We can all say no to the chocolate once, especially if we are full already or feeling particularly fat on that occasion, it’s easy. It requires much more mental strength to say no to the chocolate when you are tired after work and you just want to put your feet up with a pack of Malteasers and watch a film. This is where your willpower comes into play….


"The difference between a successful person and others is not a lack of strength, not a lack of knowledge, but rather a lack in will" Vince Lombardi.


I read a good article recently saying that people are not born mentally strong but we develop the trait through practice/training.


There are plenty of examples in society of the mentally strong being those who have had to deal with the most in their lives. The article went on to suggest that we don’t walk into a gym and start benching the heaviest weight there (although plenty of idiots do try). Neither do we just get up and run a marathon without training (the aforementioned idiots wouldn’t last 5 minutes). Your body needs to build up to this, it needs training to adapt and get stronger. Our willpower/mental strength is the same in this regard.


If we can’t say no to ourselves, or our friends when pressured into eating chocolate/drinking alcohol, when there are plenty of good health reasons not to. How do we expect to have the will power to get up and go for a run or go to the gym on a cold and rainy day?


Therefore this January I challenge you to set a good old fashioned New Year’s resolution!


Try and give up something simple that will improve your health and that you will miss. This has to be realistic, don’t go saying all carbs yet (you have February, March, April for that).


Start with one of the typical subjects; Alcohol, Chocolate, Sweets, Crisps, Fizzy drinks etc.

Yes there will be health benefits to doing this and I want you to use them when you have that inevitable battle in your head as to whether to carry on or have just one chocolate instead of two.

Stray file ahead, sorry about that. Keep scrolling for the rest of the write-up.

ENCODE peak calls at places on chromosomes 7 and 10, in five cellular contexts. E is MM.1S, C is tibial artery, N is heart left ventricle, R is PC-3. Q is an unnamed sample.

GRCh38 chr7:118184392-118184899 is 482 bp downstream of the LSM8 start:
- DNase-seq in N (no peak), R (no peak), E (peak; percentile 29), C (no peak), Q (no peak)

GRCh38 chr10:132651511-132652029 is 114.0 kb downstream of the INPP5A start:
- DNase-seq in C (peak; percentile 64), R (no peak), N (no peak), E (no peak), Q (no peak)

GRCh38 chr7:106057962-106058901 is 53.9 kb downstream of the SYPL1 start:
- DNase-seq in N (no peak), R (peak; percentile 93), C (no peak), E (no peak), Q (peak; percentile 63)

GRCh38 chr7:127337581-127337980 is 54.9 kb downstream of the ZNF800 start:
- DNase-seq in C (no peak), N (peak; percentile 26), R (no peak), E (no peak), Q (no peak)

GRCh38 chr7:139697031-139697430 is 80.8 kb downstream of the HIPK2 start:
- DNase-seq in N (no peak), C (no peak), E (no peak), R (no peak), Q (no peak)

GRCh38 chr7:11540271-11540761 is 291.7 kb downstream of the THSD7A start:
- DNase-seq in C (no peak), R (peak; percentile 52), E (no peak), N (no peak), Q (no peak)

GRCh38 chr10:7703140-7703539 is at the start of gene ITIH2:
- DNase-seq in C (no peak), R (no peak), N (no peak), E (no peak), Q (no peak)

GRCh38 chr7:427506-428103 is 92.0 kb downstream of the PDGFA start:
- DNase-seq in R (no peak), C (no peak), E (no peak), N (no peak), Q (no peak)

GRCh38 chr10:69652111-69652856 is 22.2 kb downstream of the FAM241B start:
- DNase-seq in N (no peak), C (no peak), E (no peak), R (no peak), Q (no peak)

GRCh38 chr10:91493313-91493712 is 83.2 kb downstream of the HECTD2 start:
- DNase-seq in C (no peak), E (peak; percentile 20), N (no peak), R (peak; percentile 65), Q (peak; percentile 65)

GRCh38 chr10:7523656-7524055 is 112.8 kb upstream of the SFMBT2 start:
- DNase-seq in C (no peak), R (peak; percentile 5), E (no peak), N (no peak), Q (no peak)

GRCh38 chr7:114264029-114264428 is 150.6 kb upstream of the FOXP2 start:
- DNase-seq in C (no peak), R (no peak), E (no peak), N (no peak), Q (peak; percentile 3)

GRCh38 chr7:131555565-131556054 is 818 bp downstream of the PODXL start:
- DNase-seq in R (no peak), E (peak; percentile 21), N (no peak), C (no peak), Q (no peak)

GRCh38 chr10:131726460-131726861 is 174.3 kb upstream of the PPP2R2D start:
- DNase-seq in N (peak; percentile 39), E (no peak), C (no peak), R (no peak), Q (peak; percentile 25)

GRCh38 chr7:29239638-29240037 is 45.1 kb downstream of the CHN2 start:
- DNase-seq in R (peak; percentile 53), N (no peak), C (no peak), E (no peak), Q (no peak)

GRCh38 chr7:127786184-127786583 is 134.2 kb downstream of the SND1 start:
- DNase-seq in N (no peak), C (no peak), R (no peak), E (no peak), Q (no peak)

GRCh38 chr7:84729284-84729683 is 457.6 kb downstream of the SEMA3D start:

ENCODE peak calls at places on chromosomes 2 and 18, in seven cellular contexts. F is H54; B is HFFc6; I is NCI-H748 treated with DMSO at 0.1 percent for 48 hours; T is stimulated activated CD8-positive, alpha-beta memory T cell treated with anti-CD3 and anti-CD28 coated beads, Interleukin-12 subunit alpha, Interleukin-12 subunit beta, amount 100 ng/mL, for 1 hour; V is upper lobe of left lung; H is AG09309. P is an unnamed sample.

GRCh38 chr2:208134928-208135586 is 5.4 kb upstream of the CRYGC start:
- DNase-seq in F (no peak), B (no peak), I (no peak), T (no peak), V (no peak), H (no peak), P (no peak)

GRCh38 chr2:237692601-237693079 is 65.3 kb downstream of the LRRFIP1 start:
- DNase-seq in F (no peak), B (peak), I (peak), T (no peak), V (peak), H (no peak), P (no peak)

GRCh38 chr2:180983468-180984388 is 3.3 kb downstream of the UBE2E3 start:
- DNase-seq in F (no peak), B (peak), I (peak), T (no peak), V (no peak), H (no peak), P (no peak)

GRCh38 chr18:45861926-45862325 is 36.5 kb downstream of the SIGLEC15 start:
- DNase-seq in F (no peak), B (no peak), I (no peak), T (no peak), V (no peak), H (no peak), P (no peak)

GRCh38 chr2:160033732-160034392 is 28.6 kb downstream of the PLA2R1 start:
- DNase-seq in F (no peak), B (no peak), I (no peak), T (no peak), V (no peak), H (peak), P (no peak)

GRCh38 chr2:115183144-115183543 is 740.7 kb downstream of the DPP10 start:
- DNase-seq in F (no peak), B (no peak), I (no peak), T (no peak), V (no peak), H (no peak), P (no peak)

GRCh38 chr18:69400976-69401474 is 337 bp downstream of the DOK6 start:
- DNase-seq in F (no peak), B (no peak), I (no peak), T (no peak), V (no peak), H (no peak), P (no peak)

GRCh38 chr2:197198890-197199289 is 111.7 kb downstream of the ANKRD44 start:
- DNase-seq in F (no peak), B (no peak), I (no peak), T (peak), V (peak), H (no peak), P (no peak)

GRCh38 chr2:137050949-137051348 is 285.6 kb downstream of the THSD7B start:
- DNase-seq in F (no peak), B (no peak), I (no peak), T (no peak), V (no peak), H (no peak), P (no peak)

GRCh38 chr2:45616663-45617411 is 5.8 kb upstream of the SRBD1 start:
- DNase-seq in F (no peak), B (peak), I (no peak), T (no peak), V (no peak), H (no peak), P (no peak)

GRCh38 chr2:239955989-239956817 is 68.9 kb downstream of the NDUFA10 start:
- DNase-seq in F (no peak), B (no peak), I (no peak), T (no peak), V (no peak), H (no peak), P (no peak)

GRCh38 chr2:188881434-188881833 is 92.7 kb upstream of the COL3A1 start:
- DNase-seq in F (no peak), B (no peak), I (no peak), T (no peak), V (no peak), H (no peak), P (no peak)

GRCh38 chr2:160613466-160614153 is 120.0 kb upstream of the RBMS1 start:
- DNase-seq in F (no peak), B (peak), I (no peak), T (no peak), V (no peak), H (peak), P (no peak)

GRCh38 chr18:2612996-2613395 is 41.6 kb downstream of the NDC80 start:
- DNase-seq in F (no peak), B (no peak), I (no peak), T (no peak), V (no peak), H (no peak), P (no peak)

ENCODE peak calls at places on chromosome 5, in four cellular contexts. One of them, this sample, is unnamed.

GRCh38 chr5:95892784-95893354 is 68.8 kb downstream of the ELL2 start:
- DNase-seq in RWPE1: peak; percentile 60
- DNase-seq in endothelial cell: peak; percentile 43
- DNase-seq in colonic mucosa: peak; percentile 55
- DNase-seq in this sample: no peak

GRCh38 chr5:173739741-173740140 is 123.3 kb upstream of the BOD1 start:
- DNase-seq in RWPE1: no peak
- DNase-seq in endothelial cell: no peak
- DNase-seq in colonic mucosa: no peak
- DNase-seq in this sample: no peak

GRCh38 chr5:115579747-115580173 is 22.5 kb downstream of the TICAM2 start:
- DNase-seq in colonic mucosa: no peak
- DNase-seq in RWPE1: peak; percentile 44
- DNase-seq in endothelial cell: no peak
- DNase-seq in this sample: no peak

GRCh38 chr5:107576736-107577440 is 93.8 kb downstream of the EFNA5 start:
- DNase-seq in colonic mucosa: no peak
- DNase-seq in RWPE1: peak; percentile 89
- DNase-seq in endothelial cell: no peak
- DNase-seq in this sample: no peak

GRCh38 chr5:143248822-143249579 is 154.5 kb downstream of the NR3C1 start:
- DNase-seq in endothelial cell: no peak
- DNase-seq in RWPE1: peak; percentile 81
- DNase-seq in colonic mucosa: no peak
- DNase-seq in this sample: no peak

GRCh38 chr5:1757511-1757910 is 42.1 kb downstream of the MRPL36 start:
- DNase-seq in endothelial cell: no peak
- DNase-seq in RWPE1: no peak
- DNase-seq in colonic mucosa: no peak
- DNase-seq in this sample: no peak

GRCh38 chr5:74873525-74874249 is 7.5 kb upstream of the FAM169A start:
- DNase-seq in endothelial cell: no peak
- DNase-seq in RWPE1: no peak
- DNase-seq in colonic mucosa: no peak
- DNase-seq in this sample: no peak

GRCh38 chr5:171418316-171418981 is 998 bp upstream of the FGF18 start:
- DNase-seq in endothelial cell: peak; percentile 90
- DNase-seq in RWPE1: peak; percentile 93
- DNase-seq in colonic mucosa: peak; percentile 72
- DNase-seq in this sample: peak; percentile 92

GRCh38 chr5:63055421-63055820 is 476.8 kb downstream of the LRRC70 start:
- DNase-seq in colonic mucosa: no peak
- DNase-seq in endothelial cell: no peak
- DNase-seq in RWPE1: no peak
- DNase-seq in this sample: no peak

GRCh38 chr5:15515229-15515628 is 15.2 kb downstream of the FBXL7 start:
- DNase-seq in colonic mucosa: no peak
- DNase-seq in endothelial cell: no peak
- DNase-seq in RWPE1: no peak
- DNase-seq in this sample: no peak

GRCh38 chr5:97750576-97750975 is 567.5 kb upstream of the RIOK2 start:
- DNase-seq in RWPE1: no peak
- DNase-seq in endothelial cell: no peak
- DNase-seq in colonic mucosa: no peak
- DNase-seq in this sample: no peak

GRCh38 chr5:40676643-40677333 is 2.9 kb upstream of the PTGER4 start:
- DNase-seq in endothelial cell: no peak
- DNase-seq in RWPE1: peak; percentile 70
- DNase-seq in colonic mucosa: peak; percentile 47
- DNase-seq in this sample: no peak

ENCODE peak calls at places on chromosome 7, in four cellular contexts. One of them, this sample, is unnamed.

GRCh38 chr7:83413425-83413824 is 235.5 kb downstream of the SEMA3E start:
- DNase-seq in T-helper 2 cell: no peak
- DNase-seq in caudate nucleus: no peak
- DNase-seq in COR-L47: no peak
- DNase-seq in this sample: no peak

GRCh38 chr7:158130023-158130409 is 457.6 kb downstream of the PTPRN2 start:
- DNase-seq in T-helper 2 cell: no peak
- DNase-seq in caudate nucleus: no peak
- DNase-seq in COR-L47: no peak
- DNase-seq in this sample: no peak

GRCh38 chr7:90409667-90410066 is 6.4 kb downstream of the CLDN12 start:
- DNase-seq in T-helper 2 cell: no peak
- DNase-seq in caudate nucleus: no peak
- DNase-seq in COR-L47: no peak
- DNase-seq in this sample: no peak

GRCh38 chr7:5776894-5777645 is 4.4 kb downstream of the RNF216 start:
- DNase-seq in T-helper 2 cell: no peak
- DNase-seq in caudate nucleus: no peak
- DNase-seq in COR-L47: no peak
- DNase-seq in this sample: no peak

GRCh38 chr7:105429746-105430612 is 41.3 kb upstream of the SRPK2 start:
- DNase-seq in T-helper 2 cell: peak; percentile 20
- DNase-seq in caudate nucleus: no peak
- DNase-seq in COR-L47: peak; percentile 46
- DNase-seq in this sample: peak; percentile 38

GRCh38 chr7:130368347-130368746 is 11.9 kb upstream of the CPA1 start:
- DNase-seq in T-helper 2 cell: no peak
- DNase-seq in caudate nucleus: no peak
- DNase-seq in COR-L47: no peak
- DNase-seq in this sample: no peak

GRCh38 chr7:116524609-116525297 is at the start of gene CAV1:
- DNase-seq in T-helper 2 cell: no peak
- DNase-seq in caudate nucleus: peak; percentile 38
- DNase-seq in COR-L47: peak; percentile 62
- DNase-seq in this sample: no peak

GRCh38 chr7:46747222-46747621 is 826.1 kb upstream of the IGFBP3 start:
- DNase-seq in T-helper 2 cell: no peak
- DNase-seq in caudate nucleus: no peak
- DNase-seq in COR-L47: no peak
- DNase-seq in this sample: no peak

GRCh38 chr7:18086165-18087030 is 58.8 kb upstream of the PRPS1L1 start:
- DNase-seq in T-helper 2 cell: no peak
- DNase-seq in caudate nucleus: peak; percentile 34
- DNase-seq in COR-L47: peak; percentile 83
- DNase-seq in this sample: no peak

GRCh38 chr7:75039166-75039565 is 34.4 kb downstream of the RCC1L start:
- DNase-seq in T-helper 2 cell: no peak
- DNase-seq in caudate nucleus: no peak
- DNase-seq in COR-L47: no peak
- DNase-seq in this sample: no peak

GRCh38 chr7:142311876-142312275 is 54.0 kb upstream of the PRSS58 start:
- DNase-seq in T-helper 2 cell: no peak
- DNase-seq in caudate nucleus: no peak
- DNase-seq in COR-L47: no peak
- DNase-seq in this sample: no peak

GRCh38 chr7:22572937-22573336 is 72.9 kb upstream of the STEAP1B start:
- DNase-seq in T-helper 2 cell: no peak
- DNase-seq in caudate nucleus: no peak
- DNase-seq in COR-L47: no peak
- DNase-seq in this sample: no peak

HOWEVER I want you to concentrate on the decision process and take pride in yourself when you do make the healthy choice, take control and feel good about it!


Remember it is only a month! That really isn’t a long time. After the month (if you stick it out) you will subconsciously choose when you eat/drink your resolution food and you will have started making the healthy choices without realising. Well done, you have started your habit change.


Coming back to how you feel, you will have proven to yourself that you can control urges and you can see something through. This (however cheesy it may sound) will give you more self-confidence and in turn will lead to bigger changes and much better results.


‘Confidence doesn’t come out of nowhere. It is a result of something…hours and days and weeks and years of constant hard work and dedication’ Roger Staubach.


Come February, bigger changes to your diet, or even joining the gym will seem a lot less intimidating and a lot more achievable.


Remember you will still have 4 months to get the beach body and another 11 months to achieve your Resolution, so don’t rush.


Train your mind first (deep stuff) and once you are mentally in control you can achieve a lot very quickly.


If you have got this far, WELL DONE and Happy New year!!


Mark